Monday, 9 October 2017

Facebook security chief rants about misguided "algorithm" backlash.

"I am seeing a ton of coverage of our recent issues driven by stereotypes of our employees and attacks against fantasy, strawman tech cos" wrote Facebook Chief Security Officer Alex Stamos on Saturday in a reeling tweetstorm. He claims journalists misunderstand the complexity of attacking fake news, deride Facebook for thinking algorithms are neutral when the company knows they aren't, and encourages reporters to talk to engineers who actually deal with these problems and their consequences.

Yet this argument minimizes many of Facebook's troubles. The issue isn't that Facebook doesn't know algorithms can be biased or that people don't know  these are tough problems, but that the company didn't anticipate abuses of the platform and work harder to build algorithms or human moderation processes that could block fake news and fraudulent ad buys before they impacted the 2016 U.S. presidential election. And his tweetstorm completely glosses over the fact that Facebook will fire employees that talk to the press without authorization.

The sprawling response to recent backlash comes right as Facebook starts making the changes it should have implemented before the election. Today, Axios reports that Facebook just emailed advertisers to inform them that ads targeted by "politics, religion, ethnicity or social issues" will have to be manually approved before they're sold and distributed.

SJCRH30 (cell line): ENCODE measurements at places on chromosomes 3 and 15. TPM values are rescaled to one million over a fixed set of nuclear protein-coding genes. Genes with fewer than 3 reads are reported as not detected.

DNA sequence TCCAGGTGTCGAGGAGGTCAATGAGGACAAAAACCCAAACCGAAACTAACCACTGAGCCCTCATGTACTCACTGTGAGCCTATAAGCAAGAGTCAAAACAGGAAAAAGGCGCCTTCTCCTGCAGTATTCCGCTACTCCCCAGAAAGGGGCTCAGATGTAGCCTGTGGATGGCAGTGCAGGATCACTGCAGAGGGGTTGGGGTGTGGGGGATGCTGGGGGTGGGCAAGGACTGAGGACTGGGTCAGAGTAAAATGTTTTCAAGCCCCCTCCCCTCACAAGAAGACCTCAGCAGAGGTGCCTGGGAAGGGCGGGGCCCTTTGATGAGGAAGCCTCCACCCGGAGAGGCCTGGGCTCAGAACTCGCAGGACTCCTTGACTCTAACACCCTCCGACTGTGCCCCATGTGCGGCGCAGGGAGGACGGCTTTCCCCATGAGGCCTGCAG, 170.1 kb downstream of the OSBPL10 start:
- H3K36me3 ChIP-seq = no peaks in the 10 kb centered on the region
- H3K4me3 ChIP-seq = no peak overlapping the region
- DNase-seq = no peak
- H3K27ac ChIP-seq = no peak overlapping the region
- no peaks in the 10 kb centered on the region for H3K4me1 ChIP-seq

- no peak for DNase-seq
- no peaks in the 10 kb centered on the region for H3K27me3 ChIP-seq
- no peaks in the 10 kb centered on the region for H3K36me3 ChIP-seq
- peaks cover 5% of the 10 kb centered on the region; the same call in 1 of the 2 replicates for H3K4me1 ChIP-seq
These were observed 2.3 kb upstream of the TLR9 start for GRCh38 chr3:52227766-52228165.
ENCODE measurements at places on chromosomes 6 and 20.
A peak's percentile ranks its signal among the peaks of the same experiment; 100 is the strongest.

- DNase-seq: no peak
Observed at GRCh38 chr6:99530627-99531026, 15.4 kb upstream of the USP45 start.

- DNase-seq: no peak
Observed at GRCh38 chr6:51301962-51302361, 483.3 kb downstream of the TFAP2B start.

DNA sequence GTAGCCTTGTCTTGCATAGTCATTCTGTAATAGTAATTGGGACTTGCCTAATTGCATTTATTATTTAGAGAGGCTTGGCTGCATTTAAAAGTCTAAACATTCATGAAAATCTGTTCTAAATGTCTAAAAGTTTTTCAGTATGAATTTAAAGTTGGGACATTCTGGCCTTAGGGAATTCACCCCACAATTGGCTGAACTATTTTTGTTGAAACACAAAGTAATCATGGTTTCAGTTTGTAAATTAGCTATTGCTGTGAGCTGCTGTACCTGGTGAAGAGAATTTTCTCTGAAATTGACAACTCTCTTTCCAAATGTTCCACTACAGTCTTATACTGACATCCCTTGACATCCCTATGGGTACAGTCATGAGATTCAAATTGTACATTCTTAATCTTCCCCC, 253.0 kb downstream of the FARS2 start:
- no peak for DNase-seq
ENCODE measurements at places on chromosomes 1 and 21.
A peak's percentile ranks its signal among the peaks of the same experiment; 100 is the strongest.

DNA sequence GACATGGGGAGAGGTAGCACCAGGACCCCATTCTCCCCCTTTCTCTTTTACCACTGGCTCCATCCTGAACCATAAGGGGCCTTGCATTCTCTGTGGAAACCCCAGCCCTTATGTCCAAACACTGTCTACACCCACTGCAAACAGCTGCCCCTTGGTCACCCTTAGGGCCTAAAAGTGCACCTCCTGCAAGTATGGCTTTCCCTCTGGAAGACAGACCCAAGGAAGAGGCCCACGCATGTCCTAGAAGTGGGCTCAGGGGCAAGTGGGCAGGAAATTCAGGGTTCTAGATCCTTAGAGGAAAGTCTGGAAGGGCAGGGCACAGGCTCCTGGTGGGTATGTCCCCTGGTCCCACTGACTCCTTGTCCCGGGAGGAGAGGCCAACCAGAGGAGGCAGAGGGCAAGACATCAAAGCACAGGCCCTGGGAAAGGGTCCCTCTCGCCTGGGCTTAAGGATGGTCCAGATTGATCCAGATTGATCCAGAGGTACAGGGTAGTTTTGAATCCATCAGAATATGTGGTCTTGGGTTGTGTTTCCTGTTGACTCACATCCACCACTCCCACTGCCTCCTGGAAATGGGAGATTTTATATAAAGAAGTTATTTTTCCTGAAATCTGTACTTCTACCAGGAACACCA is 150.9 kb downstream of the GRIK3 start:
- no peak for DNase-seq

And yesterday, Facebook updated an October 2nd blog post about disclosing Russian-bought election interference ads to congress to note that "Of the more than 3,000 ads that we have shared with Congress, 5% appeared on Instagram. About $6,700 was spent on these ads", implicating Facebook's photo-sharing acquisition in the scandal for the first time.

Stamos' tweetstorm was set off by Lawfare associate editor and Washington Post contributor Quinta Jurecic, who commented that Facebook's shift towards human editors implies that saying "the algorithm is bad now, we're going to have people do this" actually "just entrenches The Algorithm as a mythic entity beyond understanding rather than something that was designed poorly and irresponsibly and which could have been designed better."





Josh Constine.

Full story at Yahoo News.

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